With six volumes and over 80 songs to its name, Punk Goes Pop has become quite a staple in our scene. From the classics on Volume 2, to the wave of refreshment found on Volume 6, the series has certainly proved its staying power in a world of blink-and-miss-it content. We’ve gone through each edition and picked out the 11 most notable tracks from the series’ extensive catalog.
Bayside – “Beautiful Girls” (Vol. 2)
Bayside took Sean Kingston’s reggae-fusion hit, “Beautiful Girls,” and turned it into an emo-tinged alt-rock anthem. Frontman Anthony Raneri crooning “Now we’re fussing/And now we’re fighting/Please tell me why I am feeling slighted” over a doo-wop backdrop is the Bayside moment you never knew you wanted.
Of Mice & Men – “Blame It” (Vol. 3)
In 2010, Of Mice & Men parted ways with frontman Austin Carlile and tapped former Sky Eats Airplane singer (and current Glass Cloud frontman) Jerry Roush as his replacement. Before Carlile ultimately re-joined the band in 2011, OM&M recorded one song with Roush, which was a blistering metalcore take on Jamie Foxx’s R&B hit, “Blame It.”
Cute Is What We Aim For – “Dead And Gone” (Vol. 3)
After a period void of activity following the release of their sophomore LP, Shaant Hacikyan brought Cute Is What We Aim For back to life with a stunning acoustic cover of T.I.’s “Dead And Gone.” Minimalist in the best of ways, Hacikyan takes the track’s original flow and steadies it to a pace everyone can enjoy.
A Skylit Drive – “Love The Way You Lie” (Vol. 4)
A Skylit Drive’s take on Eminem’s “Love The Way You Lie” also made our list of 12 Best Metalcore Covers Of Hip-Hop Songs. And for good reason: It’s everything a self-respecting metal fan looks for in a pop cover. Clean vocalist Michael Jagmin does the song’s original, Rihanna-led chorus the utmost justice, while now-former screamer Brian White counterattacks by breathing further fire into Eminem’s vicious verses.
The Maine – “Girls Just Wanna Have Fun” (Vol. 5)
With a little help from Taking Back Sunday’s Adam Lazzara, the Maine took Cyndi Lauper’s classic and turned it into a sleeper contender for Punk Goes Pop’s best cover ever. While managing to stay true to the song’s original aesthetic, the Maine and Lazzara bring an unabashed rock ‘n’ roll aura to the dance-pop anthem, morphing it into the end-all, be-all of summer jams.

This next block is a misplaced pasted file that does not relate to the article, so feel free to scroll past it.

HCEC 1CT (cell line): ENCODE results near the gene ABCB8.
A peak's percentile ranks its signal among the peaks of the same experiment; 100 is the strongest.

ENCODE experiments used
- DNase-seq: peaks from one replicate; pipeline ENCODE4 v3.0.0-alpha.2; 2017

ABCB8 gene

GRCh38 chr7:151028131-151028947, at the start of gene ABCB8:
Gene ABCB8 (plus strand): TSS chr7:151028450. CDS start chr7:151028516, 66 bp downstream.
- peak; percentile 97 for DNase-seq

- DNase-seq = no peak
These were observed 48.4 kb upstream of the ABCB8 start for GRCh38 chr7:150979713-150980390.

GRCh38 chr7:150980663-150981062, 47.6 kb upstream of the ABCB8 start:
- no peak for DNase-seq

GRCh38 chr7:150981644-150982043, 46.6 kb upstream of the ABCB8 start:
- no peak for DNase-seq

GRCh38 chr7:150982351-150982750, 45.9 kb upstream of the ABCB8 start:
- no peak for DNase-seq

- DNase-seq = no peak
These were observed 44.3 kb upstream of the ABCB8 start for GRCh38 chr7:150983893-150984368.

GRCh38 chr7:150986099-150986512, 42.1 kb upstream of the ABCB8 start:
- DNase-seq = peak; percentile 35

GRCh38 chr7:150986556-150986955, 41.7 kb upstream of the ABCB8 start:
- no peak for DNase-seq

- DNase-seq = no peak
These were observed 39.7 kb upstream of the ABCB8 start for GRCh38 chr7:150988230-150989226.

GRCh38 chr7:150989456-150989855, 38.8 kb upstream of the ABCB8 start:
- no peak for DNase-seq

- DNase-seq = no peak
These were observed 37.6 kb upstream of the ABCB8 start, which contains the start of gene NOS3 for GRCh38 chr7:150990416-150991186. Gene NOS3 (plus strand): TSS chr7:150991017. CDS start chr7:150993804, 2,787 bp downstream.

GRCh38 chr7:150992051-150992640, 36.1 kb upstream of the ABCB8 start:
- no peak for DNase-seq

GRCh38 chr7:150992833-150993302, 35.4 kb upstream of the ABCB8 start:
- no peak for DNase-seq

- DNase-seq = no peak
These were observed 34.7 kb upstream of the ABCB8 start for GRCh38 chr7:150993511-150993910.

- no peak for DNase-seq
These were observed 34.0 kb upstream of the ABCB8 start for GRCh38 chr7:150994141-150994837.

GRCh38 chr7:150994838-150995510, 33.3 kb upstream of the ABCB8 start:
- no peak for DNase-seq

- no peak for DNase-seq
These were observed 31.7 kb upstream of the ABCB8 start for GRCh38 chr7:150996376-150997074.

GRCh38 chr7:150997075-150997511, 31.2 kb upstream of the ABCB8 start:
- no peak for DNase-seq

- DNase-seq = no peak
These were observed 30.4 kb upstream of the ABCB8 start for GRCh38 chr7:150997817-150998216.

Secrets – “Ass Back Home” (Vol. 5)
Secrets most certainly surprised listeners with their cover of Gym Class Heroes anthemic “Ass Back Home.” While some may have written this track off as just another unnecessarily bombastic metalcore cover, it certainly makes this list without a second thought. While you can easily vibe to Travie McCoy and co., Secrets have you covered if you’re feeling the mosh.
What happens when members of Issues and the Word Alive collab on a Paramore cover? You get Tyler Carter putting his signature twist on Hayley Williams’ melodies, while being backed by Luke Holland’s zestful, vigorous drumming—a recipe for quite an invigorating listen.
State Champs – “Stay The Night” (Vol. 6)
State Champs made pop-punk fans everywhere proud with their relaxed, incredibly accurate re-imagining of Zedd’s “Stay The Night.” They flawlessly walk the line between originality and staying true to the track’s original path, allowing accessibility to flow from all directions.
A Day To Remember – “Over My Head” (Vol. 2)
A Day To Remember took everything they learned on their youthful, pop-core cover of Kelly Clarkson’s “Since U Been Gone,” and applied it to their monstrous take on the Fray’s “Over My Head (Cable Car).” Grating riffage accompanies frontman Jeremy McKinnon’s soaring melodies and dastardly screams, creating the perfect atmosphere for mosh-induced sing-alongs.
Silverstein – “Apologize” (Vol. 2)
OneRepublic’s “Apologize” is a masterpiece in its own right, but Silverstein introduced it as arena-ready post-hardcore. Frontman Shane Told’s immolation of the song’s chorus will have you screaming along to every word by track’s end.
Further Seems Forever – “Bye Bye Bye” (Vol. 1)
NSYNC’s “Bye Bye Bye” was just meant to be an emo anthem, and Further Seems Forever made that a reality on Punk Goes Pop’s first installment. The track features Jason Gleason on vocals, who joined the band following Chris Carrabba’s departure in 2000.